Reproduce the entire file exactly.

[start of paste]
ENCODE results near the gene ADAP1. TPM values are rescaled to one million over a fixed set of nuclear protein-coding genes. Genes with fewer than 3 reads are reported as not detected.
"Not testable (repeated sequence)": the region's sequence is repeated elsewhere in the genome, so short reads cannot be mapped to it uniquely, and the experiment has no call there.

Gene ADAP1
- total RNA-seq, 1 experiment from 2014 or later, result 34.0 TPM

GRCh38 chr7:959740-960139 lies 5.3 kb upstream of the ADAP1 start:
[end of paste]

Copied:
ENCODE results near the gene ADAP1. TPM values are rescaled to one million over a fixed set of nuclear protein-coding genes. Genes with fewer than 3 reads are reported as not detected.
"Not testable (repeated sequence)": the region's sequence is repeated elsewhere in the genome, so short reads cannot be mapped to it uniquely, and the experiment has no call there.

Gene ADAP1
- total RNA-seq, 1 experiment from 2014 or later, result 34.0 TPM

GRCh38 chr7:959740-960139 lies 5.3 kb upstream of the ADAP1 start: